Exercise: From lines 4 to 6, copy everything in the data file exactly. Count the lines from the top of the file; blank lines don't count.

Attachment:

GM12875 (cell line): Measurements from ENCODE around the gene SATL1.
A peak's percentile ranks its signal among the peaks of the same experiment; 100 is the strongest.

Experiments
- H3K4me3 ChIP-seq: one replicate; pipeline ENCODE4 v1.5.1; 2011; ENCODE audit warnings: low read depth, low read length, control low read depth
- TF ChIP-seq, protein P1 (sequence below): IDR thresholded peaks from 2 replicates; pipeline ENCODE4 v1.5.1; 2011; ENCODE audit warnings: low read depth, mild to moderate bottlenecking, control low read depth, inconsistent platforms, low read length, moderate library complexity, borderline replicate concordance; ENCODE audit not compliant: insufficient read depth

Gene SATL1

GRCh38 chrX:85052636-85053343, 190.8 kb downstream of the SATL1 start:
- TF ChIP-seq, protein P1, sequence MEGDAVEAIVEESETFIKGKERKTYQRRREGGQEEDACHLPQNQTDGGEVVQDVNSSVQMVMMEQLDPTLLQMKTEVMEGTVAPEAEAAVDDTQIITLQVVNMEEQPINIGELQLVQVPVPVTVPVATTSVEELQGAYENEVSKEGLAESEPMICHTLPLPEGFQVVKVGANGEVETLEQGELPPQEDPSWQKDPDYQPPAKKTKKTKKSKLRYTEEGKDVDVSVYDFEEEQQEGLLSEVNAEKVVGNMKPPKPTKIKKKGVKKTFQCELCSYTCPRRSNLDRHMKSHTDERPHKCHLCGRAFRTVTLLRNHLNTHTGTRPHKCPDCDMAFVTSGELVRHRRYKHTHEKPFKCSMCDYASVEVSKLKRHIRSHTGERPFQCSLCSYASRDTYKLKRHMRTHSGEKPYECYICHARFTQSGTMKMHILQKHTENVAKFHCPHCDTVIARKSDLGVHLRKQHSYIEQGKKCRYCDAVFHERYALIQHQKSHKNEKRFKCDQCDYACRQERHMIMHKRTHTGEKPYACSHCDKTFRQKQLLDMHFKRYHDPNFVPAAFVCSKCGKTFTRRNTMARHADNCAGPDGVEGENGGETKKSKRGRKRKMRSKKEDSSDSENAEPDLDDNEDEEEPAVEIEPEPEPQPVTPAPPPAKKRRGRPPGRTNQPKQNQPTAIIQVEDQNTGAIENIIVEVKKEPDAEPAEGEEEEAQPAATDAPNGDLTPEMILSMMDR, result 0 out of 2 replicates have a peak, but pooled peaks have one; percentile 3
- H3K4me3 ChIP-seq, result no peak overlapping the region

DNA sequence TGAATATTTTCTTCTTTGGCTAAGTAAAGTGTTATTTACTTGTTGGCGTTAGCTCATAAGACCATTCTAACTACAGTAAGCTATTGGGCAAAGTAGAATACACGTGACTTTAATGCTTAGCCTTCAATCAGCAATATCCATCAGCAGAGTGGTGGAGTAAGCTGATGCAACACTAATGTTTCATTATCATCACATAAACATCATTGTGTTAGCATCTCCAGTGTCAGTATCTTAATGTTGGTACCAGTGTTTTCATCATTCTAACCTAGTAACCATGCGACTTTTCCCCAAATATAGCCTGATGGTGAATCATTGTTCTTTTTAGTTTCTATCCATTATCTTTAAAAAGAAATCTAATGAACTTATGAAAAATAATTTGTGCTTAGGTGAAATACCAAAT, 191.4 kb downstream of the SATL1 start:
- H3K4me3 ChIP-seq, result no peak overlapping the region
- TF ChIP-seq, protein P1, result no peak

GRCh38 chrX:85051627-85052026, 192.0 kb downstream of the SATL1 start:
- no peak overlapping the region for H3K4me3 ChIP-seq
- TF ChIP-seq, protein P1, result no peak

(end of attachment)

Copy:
- H3K4me3 ChIP-seq: one replicate; pipeline ENCODE4 v1.5.1; 2011; ENCODE audit warnings: low read depth, low read length, control low read depth
- TF ChIP-seq, protein P1 (sequence below): IDR thresholded peaks from 2 replicates; pipeline ENCODE4 v1.5.1; 2011; ENCODE audit warnings: low read depth, mild to moderate bottlenecking, control low read depth, inconsistent platforms, low read length, moderate library complexity, borderline replicate concordance; ENCODE audit not compliant: insufficient read depth

Gene SATL1